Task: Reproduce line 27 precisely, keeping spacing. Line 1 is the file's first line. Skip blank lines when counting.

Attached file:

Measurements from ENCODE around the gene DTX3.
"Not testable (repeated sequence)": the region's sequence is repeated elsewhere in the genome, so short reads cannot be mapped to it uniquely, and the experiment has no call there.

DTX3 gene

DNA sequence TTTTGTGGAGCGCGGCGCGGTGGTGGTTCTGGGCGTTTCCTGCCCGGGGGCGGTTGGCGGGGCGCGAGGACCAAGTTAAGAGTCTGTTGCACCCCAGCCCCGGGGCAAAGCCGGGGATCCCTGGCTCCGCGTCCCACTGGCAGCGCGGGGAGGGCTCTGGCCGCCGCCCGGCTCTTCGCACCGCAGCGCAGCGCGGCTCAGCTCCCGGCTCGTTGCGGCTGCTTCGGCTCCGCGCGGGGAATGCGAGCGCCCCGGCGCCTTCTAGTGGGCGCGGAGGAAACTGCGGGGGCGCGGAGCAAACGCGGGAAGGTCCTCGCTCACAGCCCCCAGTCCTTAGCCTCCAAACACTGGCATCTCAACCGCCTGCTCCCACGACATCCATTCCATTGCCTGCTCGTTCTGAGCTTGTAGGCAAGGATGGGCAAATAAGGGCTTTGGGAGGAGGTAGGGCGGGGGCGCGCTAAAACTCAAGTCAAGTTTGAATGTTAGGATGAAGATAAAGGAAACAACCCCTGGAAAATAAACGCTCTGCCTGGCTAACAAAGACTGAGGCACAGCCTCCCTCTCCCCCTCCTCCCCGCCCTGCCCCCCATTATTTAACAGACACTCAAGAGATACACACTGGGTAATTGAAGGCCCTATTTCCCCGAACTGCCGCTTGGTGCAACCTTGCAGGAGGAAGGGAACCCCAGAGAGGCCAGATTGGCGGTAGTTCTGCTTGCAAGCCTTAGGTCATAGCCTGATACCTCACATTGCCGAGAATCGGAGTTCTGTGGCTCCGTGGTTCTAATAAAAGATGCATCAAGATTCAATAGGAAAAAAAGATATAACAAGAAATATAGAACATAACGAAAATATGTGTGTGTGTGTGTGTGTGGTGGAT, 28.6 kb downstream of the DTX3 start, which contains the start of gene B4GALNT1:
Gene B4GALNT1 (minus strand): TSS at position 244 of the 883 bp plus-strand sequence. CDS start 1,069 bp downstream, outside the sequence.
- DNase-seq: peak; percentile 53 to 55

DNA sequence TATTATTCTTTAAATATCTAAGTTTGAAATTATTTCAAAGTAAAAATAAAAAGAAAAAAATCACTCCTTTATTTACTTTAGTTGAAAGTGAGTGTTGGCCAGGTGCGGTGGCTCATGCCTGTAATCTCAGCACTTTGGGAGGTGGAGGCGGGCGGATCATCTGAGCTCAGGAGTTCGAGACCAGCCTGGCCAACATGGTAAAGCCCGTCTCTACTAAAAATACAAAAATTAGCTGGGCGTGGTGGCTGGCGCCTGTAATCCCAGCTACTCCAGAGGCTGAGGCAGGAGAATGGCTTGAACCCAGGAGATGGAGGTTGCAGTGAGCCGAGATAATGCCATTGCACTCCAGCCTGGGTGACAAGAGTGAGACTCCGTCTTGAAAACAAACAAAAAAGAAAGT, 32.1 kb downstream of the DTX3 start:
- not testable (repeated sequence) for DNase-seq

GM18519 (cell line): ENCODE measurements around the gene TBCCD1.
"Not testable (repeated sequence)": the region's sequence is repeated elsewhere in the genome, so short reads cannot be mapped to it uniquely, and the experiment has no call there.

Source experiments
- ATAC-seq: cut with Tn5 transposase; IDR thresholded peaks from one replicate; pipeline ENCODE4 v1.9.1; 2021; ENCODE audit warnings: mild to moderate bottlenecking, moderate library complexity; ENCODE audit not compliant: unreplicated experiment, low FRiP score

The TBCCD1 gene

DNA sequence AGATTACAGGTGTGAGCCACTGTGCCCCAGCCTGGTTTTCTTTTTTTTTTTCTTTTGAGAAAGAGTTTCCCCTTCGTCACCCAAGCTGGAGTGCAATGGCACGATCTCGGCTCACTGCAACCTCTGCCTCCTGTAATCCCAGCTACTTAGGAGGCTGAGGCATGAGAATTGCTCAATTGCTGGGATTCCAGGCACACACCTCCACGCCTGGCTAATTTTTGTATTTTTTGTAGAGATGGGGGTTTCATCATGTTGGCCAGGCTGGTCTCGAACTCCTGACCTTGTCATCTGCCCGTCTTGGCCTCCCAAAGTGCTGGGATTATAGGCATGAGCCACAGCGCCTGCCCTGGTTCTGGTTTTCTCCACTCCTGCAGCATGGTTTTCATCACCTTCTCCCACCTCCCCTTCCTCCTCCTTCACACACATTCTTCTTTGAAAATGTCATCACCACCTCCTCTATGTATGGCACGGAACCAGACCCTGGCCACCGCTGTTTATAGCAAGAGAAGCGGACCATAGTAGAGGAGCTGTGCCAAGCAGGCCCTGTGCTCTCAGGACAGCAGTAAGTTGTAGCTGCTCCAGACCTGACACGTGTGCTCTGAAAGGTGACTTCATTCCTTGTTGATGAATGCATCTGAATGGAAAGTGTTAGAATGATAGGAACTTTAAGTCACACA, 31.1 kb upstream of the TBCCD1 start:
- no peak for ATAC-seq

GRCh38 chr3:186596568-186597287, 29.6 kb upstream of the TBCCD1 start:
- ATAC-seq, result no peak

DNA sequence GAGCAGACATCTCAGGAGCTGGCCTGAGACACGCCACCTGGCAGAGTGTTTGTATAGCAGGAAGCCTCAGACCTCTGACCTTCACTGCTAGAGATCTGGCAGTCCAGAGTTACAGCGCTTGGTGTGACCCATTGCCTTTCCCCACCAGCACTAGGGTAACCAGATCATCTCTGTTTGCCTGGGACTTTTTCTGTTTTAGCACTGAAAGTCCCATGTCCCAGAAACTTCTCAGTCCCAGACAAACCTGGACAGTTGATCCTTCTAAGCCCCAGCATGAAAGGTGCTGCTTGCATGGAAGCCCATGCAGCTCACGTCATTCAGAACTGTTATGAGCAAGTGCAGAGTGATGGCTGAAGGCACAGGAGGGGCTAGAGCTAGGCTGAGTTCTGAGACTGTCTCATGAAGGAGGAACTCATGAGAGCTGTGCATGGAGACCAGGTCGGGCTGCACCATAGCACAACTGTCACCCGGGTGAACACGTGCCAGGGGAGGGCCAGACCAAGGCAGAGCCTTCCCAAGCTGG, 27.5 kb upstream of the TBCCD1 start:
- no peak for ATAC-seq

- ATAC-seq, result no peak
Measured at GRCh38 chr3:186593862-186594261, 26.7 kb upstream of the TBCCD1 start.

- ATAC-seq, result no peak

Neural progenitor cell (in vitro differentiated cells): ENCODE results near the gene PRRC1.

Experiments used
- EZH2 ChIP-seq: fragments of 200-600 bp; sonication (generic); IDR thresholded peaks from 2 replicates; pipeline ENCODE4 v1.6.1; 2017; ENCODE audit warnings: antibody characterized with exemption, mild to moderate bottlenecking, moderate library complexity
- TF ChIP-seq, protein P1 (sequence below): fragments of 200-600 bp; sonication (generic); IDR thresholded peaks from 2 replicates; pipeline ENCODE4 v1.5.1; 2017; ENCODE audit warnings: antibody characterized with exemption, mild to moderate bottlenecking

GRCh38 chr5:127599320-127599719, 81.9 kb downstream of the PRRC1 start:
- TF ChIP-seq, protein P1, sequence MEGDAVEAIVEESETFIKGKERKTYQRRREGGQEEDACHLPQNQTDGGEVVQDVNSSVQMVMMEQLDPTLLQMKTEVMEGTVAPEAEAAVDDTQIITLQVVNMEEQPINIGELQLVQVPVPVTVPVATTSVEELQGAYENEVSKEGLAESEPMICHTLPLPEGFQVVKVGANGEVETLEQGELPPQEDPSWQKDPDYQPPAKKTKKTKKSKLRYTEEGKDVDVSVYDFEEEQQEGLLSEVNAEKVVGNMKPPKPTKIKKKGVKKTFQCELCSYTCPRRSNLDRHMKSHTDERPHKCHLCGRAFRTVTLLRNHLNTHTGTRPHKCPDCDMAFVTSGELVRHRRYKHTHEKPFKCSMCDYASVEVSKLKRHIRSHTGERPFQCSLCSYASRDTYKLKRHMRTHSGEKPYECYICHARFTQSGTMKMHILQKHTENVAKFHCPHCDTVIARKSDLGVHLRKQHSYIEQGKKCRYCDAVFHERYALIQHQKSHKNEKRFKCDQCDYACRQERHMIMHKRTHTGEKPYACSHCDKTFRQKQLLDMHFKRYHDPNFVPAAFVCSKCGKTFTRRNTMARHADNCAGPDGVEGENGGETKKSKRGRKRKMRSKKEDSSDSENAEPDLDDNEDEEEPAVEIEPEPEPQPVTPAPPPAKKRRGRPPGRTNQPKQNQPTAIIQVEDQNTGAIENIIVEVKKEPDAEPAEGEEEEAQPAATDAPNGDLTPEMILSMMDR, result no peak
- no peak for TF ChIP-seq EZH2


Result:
GRCh38 chr5:127599320-127599719, 81.9 kb downstream of the PRRC1 start: